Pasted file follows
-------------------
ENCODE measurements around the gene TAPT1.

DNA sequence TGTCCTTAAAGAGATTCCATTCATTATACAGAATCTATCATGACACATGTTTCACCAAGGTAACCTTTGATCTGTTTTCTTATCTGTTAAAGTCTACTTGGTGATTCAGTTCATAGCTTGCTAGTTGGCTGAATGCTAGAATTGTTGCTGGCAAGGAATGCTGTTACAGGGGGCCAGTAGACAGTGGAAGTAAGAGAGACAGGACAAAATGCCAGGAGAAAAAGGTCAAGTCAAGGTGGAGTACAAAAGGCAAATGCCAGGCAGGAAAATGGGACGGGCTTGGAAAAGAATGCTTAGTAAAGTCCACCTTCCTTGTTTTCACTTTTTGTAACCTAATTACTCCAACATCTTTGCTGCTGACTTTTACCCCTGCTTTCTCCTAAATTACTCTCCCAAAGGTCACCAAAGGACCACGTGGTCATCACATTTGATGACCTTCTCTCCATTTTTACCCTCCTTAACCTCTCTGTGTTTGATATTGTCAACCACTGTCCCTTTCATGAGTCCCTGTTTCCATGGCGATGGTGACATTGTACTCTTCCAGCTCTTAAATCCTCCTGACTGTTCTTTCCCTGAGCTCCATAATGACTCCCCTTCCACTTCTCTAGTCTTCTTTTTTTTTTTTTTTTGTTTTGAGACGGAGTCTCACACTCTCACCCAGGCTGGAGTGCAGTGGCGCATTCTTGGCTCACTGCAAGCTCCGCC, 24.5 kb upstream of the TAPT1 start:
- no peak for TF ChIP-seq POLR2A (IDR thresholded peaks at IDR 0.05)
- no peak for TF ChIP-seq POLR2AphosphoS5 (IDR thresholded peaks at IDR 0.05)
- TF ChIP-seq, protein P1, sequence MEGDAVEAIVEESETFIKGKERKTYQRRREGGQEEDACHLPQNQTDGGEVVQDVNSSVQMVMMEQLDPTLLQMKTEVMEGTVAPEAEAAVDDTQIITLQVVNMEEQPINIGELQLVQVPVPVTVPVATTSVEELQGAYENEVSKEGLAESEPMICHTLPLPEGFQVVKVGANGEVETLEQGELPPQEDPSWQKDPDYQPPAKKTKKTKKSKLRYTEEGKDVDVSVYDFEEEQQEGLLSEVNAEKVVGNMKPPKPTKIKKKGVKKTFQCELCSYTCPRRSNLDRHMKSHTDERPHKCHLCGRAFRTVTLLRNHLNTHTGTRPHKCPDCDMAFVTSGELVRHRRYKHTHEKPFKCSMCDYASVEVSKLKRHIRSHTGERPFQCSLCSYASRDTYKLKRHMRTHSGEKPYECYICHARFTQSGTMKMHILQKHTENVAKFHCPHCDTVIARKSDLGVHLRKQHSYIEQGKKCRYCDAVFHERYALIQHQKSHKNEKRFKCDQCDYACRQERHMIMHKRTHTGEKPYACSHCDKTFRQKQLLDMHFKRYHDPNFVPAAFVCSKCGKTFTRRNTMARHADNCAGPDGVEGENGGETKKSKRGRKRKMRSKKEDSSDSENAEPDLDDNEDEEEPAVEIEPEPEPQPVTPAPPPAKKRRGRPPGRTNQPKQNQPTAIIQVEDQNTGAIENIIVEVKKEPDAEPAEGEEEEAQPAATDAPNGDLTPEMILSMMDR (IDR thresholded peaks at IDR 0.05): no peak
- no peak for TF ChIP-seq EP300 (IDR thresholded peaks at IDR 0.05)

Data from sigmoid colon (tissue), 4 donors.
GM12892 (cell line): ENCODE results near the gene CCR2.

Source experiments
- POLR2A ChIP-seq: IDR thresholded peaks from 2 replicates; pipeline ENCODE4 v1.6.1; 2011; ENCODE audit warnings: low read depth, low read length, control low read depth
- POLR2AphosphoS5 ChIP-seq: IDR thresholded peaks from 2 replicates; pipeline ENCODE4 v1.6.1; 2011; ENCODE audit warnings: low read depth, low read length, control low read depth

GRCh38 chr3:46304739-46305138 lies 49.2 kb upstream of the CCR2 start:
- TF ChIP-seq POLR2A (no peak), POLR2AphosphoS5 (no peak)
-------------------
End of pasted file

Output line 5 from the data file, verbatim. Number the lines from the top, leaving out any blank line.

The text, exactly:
- TF ChIP-seq, protein P1, sequence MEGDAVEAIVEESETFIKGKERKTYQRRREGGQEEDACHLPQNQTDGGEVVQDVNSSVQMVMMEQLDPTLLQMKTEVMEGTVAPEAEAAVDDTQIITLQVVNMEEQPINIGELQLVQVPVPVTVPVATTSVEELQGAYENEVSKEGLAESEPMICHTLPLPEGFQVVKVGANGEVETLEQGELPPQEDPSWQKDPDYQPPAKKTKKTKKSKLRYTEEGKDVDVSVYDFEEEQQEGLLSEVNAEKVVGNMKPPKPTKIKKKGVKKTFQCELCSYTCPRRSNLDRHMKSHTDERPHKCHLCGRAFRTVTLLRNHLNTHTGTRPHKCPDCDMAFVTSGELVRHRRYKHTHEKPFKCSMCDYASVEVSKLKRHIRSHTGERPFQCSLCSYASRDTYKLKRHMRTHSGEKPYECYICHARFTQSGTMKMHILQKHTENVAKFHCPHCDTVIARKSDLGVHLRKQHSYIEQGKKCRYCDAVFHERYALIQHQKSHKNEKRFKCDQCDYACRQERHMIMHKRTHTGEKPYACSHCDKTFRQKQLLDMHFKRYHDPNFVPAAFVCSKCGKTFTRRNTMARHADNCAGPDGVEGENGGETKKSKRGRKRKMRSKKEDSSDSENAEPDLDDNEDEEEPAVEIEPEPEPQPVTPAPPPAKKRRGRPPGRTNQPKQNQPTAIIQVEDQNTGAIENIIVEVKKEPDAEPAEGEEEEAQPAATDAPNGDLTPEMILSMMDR (IDR thresholded peaks at IDR 0.05): no peak